You'll notice the clip will then appear as a file in your Browser area to the left.
You can continue this process to capture other clips, by just moving through the tape to the next point that you want to capture, playing the tape and then again clicking on Caputure...Now and then the escape key.
Note: It's not good practice to just capture all the video you have on a tape. Instead go through your tape and capture only the segments you think you might use in your video project.
Capturing everything will make it more difficult to edit later, because you'll have far more material than you need and you'll have to play through all of it to find the segments you might want to use.
Also remember that even a small segment of video can take up a huge amount of space on your hard drive or on a portable firewire drive. As a rule of thumb, every 5 minutes of video you capture will take up about 1 GB of space on your hard drive.
Log and Capture
The other way to capture video clips is to first go through your tape and log the clips you want to capture by creating in and out points.
Then when you're done selecting all the clips you want, you can do a Batch capture to capture them all at once.
Start by moving through your clips to the beginning of a segment you want to log and starting to play the clip.
Then on your keyboard click on the
Which will create an in point to begin logging the clip.
When the clip has reached the point where you want to stop capturing it, on your keyboard click on the:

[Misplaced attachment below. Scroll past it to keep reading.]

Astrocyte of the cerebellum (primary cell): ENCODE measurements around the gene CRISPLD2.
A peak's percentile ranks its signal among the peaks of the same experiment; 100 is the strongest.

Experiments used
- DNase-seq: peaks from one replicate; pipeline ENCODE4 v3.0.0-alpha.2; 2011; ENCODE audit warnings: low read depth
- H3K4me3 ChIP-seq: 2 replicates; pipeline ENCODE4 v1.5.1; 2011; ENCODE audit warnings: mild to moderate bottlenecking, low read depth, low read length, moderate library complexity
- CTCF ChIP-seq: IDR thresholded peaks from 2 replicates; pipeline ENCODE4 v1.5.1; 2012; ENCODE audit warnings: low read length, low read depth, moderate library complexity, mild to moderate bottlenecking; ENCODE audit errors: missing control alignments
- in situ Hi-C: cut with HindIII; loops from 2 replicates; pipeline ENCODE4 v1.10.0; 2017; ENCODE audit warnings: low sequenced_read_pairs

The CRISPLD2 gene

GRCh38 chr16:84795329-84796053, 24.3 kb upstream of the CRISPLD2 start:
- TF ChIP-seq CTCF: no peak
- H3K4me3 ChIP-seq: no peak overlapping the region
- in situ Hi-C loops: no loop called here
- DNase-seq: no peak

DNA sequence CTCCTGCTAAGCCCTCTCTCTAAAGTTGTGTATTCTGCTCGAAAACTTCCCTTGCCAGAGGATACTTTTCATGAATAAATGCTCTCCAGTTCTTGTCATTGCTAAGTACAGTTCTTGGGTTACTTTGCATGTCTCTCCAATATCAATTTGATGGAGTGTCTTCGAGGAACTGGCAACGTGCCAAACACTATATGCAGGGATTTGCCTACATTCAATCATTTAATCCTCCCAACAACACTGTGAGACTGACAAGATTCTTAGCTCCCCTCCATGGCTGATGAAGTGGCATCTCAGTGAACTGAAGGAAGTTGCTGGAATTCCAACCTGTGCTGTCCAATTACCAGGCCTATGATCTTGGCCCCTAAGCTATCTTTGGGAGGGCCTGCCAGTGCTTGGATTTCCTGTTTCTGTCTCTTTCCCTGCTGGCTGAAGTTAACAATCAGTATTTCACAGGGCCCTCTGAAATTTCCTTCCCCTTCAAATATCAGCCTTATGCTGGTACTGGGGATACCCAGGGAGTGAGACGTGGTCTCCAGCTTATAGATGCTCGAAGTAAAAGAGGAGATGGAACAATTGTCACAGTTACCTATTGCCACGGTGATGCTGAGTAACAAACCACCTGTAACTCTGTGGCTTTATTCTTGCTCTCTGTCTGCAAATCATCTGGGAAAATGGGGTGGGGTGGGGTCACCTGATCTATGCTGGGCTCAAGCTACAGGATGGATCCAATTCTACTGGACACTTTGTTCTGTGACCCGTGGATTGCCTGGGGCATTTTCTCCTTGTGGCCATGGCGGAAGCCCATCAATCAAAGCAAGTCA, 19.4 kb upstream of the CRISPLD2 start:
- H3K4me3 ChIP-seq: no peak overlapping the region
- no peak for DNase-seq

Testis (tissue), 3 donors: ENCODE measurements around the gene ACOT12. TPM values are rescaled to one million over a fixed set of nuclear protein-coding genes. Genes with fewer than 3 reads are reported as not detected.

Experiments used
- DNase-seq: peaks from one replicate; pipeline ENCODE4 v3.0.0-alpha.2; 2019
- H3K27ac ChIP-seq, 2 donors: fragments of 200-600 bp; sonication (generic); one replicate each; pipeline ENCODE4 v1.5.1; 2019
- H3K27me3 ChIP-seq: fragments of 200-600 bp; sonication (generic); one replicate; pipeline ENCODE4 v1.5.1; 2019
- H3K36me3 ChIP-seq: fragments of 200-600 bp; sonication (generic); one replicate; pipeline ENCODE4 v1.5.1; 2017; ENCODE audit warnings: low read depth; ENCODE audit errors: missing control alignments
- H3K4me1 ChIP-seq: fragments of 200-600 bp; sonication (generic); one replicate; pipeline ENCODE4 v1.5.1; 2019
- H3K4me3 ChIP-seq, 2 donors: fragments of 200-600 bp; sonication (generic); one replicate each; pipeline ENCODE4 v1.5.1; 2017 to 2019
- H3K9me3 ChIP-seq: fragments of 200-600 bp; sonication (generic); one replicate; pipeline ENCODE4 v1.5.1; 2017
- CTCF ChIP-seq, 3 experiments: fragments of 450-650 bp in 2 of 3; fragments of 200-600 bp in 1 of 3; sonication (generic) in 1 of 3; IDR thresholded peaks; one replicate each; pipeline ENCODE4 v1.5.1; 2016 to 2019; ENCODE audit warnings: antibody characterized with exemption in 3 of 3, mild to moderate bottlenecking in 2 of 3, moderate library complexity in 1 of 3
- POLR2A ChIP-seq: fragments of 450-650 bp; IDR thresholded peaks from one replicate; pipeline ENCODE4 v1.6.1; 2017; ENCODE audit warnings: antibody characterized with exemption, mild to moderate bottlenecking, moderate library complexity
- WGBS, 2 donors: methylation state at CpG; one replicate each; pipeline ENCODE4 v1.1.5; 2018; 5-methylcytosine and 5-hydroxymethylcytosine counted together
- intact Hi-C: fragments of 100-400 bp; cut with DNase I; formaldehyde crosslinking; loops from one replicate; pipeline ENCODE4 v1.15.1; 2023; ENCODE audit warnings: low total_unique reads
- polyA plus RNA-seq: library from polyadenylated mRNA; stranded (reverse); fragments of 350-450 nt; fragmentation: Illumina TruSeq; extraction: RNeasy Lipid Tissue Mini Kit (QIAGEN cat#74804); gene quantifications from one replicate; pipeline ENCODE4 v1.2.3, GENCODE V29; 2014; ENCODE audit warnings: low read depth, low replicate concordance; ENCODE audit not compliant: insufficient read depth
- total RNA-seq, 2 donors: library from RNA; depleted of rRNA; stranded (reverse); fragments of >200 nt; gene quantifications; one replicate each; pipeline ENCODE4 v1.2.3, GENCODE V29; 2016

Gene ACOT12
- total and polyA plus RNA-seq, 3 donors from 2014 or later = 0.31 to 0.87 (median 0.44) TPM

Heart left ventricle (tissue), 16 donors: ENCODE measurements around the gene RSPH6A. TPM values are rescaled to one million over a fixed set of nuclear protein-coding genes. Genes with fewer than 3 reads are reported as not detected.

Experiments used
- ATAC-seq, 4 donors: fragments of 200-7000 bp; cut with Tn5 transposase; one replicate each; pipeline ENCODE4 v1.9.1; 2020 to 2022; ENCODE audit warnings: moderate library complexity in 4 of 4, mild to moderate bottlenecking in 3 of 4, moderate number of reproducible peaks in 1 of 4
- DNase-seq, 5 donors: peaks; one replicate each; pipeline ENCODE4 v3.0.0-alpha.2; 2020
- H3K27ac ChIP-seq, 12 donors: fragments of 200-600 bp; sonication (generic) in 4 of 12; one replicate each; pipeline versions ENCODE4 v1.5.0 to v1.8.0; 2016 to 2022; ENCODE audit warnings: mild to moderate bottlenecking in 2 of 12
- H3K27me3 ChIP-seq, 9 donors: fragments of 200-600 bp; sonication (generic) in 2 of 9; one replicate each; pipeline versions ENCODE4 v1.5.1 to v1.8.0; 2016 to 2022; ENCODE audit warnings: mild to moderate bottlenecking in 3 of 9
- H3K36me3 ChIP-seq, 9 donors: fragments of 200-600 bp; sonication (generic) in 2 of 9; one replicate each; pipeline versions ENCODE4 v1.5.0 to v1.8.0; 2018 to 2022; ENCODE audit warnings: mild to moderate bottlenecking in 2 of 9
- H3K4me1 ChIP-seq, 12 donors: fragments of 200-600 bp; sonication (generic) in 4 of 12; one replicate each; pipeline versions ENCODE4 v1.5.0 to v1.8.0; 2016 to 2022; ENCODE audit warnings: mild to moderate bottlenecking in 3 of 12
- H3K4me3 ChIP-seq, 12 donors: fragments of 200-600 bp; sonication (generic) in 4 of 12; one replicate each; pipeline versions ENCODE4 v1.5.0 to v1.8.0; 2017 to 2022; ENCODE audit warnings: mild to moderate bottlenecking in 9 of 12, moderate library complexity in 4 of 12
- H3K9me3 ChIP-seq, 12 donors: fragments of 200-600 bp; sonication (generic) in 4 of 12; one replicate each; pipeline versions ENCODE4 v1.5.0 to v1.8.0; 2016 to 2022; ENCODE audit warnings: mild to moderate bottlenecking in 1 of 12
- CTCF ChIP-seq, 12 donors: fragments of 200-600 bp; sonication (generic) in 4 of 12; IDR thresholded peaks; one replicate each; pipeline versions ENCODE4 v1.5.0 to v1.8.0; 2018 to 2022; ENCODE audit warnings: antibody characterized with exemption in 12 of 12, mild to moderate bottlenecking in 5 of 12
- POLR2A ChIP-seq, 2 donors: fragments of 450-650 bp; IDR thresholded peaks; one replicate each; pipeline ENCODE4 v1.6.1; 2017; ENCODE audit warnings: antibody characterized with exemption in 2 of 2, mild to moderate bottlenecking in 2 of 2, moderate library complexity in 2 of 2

Which will create an out point to stop logging the clip.
Then click on the button for:
Give a name to the clip (you also can type in some notes describing the clip if you want).
Then click OK.
Then play the video until you reach the point where you want to log another clip, again click on the i key, and then the o key. Click on Log Clip, give this clip another name, and click on OK.
You'll notice that as you do this, your clips will show up as files in the Browser to the left. But the files will have red slashes through them, indicating they have been logged, but they have not yet been captured to the computer).
When you're done logging all the clips you want to capture, click on the button on the right for:
You'll be given some options:
Capture All Items, Capture Selected Items, or Capture Offline Items - Select Capture Offline Items.
Make sure the use logged clip settings box is checked.
Make sure the add handles box is checked and the time is changed to 00:00:01:00 to slightly increase the length of each captured clip (adding a handle means adding a little bit of video - 1 second in this case - at the beginning of each clip you've logged and at the end of each clip you've logged. This gives you a little added wiggle room when you're doing your final editing, such as allowing you to include a tiny bit more of a clip than you originally selected when you logged its in or out points)
Then click on:
When you get a box stating X clips ready, click on:
Final Cut Pro now will go through your mini-DV tape, finding the clips you've logged and capturing each of them to the computer.
When capturing is completed, you'll get a screen stating the process is done, at which you point should click on:
You'll notice the clips that were displayed as files in the Browser to the left no longer have the red slashes through them, as they have now been captured to the computer.